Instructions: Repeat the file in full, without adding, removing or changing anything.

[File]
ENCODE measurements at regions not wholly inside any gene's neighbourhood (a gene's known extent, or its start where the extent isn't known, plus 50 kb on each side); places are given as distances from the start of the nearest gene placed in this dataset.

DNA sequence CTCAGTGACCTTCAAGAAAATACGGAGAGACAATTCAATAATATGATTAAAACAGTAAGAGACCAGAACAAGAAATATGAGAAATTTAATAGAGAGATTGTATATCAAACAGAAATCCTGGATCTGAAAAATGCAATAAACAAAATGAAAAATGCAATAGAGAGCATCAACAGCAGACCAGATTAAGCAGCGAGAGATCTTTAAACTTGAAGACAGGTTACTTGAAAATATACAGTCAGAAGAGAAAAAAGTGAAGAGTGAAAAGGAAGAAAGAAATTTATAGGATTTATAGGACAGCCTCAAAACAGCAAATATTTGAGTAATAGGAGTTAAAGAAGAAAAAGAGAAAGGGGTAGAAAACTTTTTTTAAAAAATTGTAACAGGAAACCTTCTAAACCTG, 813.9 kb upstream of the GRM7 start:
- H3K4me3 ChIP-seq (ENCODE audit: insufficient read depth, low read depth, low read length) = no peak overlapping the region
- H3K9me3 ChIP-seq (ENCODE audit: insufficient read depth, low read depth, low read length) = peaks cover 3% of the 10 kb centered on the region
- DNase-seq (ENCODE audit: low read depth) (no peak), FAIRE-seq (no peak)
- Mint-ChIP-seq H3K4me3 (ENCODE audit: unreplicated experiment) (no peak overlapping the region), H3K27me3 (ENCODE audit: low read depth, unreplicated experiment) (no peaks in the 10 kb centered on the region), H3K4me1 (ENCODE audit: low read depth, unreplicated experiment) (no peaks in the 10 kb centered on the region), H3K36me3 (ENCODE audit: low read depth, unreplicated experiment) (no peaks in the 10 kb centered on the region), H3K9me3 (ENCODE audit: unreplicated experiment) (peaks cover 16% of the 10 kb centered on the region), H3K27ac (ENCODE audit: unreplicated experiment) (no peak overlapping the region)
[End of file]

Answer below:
ENCODE measurements at regions not wholly inside any gene's neighbourhood (a gene's known extent, or its start where the extent isn't known, plus 50 kb on each side); places are given as distances from the start of the nearest gene placed in this dataset.

DNA sequence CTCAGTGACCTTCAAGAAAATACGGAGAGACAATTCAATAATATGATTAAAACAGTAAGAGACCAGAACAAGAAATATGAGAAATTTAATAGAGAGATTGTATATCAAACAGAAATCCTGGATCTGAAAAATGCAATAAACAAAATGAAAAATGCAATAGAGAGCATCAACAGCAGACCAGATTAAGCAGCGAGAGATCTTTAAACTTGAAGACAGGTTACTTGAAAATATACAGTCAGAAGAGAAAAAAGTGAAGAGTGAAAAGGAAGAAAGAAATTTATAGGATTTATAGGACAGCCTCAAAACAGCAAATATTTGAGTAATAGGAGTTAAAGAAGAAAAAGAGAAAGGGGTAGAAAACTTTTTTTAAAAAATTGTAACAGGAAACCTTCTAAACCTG, 813.9 kb upstream of the GRM7 start:
- H3K4me3 ChIP-seq (ENCODE audit: insufficient read depth, low read depth, low read length) = no peak overlapping the region
- H3K9me3 ChIP-seq (ENCODE audit: insufficient read depth, low read depth, low read length) = peaks cover 3% of the 10 kb centered on the region
- DNase-seq (ENCODE audit: low read depth) (no peak), FAIRE-seq (no peak)
- Mint-ChIP-seq H3K4me3 (ENCODE audit: unreplicated experiment) (no peak overlapping the region), H3K27me3 (ENCODE audit: low read depth, unreplicated experiment) (no peaks in the 10 kb centered on the region), H3K4me1 (ENCODE audit: low read depth, unreplicated experiment) (no peaks in the 10 kb centered on the region), H3K36me3 (ENCODE audit: low read depth, unreplicated experiment) (no peaks in the 10 kb centered on the region), H3K9me3 (ENCODE audit: unreplicated experiment) (peaks cover 16% of the 10 kb centered on the region), H3K27ac (ENCODE audit: unreplicated experiment) (no peak overlapping the region)